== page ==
Once the spell of commercial rankings is broken, we will wonder why universities ever participated so greedily in this deceitful practice that misleads prospective students, funding bodies, governments, and employers. Higher education institutions face enough challenges from an increasingly sceptical society without engaging in divisive and meaningless competition, which undermines their integrity and trustworthiness, and is solely for the benefit of those who produce commercial university rankings.

8 responses to “Rank hypocrisy – how universities betray their promises on responsible research assessment

  1. Thanks for this excellent analysis of a really important issue that is not debated enough. Worth noting where it was, and also where it wasn’t, published: I wonder if it would have been accepted as an opinion piece for a certain other leading publication in our sector, which seems these days to have entirely subordinated its journalistic function to its ranking business….

  2. Dear Prof. Ahswin,

    Thanks for making this argument, but I feel the argument can and should be extended to cover (neo)colonial obsession with numbers that continues to be glorified in the hallowed halls of the academy in the form of REF by academics who otherwise wax eloquent about ‘decolonising’ the university.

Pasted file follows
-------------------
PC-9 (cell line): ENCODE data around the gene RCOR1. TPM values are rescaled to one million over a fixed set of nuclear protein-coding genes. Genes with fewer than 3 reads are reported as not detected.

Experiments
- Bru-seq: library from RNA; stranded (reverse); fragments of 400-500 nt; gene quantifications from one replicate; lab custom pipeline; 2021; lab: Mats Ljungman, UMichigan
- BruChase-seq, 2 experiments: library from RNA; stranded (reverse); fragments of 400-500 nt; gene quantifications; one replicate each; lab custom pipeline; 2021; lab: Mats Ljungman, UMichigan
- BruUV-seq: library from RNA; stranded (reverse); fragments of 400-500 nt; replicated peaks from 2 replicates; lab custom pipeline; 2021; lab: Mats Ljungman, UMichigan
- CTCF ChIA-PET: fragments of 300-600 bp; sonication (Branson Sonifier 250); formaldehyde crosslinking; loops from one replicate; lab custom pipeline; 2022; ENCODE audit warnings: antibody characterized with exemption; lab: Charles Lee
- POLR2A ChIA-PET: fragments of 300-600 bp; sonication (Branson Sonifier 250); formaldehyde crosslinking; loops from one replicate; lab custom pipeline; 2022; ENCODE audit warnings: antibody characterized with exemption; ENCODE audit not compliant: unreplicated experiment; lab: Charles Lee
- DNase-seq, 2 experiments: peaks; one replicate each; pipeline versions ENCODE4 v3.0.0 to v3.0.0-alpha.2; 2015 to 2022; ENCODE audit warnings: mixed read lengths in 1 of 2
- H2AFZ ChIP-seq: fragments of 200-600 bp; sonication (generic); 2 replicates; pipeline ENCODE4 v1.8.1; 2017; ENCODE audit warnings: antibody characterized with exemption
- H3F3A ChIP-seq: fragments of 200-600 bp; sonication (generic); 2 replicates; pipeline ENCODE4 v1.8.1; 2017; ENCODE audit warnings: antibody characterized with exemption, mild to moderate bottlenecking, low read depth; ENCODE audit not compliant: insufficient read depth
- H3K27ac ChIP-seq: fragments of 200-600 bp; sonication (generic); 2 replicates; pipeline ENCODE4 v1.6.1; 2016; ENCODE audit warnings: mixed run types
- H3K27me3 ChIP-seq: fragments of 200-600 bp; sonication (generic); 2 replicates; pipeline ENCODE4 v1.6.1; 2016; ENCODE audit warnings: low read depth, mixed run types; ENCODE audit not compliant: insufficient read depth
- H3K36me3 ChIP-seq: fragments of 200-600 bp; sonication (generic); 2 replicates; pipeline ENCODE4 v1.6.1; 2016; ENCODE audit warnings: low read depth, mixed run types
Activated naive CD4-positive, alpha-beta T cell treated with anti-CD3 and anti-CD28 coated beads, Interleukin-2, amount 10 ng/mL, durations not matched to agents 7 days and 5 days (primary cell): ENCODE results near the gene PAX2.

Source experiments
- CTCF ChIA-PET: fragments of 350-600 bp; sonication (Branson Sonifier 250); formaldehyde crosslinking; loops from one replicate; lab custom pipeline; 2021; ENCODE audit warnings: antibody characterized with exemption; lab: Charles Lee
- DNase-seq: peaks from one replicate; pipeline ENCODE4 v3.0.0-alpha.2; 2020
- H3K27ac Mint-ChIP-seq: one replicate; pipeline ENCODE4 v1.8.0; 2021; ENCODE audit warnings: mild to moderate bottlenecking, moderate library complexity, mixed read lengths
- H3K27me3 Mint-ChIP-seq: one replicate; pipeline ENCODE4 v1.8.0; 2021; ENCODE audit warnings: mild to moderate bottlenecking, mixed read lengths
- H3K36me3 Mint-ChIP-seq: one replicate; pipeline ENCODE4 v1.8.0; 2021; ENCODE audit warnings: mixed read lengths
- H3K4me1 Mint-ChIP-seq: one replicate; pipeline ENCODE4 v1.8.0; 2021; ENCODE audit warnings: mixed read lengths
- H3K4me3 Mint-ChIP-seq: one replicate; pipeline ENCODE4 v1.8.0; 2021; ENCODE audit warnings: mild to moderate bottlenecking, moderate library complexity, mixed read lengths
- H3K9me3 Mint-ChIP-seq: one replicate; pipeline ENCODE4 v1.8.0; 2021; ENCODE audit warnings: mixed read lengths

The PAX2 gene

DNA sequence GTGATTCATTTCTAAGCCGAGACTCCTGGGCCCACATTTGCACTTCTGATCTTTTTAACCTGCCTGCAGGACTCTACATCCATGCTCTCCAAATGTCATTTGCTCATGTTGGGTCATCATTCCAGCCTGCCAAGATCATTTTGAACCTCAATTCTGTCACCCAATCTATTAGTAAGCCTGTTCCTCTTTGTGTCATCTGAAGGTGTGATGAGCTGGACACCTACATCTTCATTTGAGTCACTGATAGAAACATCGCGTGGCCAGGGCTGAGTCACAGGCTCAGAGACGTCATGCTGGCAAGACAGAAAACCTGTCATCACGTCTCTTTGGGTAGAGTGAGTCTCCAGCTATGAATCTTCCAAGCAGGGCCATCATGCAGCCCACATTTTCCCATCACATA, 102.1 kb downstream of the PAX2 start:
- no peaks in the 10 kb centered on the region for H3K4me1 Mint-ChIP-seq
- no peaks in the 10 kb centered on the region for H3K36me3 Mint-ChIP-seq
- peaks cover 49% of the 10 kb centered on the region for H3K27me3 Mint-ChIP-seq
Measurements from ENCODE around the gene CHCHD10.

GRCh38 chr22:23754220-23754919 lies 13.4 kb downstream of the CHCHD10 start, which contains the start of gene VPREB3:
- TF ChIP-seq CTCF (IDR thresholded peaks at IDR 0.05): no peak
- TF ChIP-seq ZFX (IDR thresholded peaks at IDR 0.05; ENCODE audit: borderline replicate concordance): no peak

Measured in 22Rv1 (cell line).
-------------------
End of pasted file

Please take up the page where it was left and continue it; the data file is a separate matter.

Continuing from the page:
3. Thanks for the kind comments. My view on the REF is that how destructive it is, largely depends on how institutions manage the process. Unlike Rankings, at least the REF is based on reading the outputs that it assesses and so the ratings are derived from qualitative judgments.

  4. Spot on in analysis. We know that universities do not really change that much from year to year and yet there can be great leaps up a league table for some and a large drop for others. This leads to some institutions getting to add positive straplines to their adverstising while for those institutions heading downwards it because league tables are so flawed that they have suffered. That upward movement every so often, however, gives institutions bragging rights for a while and so the buy-in to league tables continues.

    1. Indeed. And thanks to the existence of different commercial rankings, institutions can cherry pick (and flaunt) those that make them look good and ignore those that don’t – until they’re on the sporadic trajectory again.

  5. Some of the data from my current work provide further evidence for what this piece presents – rank hypocrisy. For example, shouting out about quality using rankings. I find it particularly unfortunate when funding is based on rankings. The University of Zurich has recently withdrawn from Times Higher Education rankings.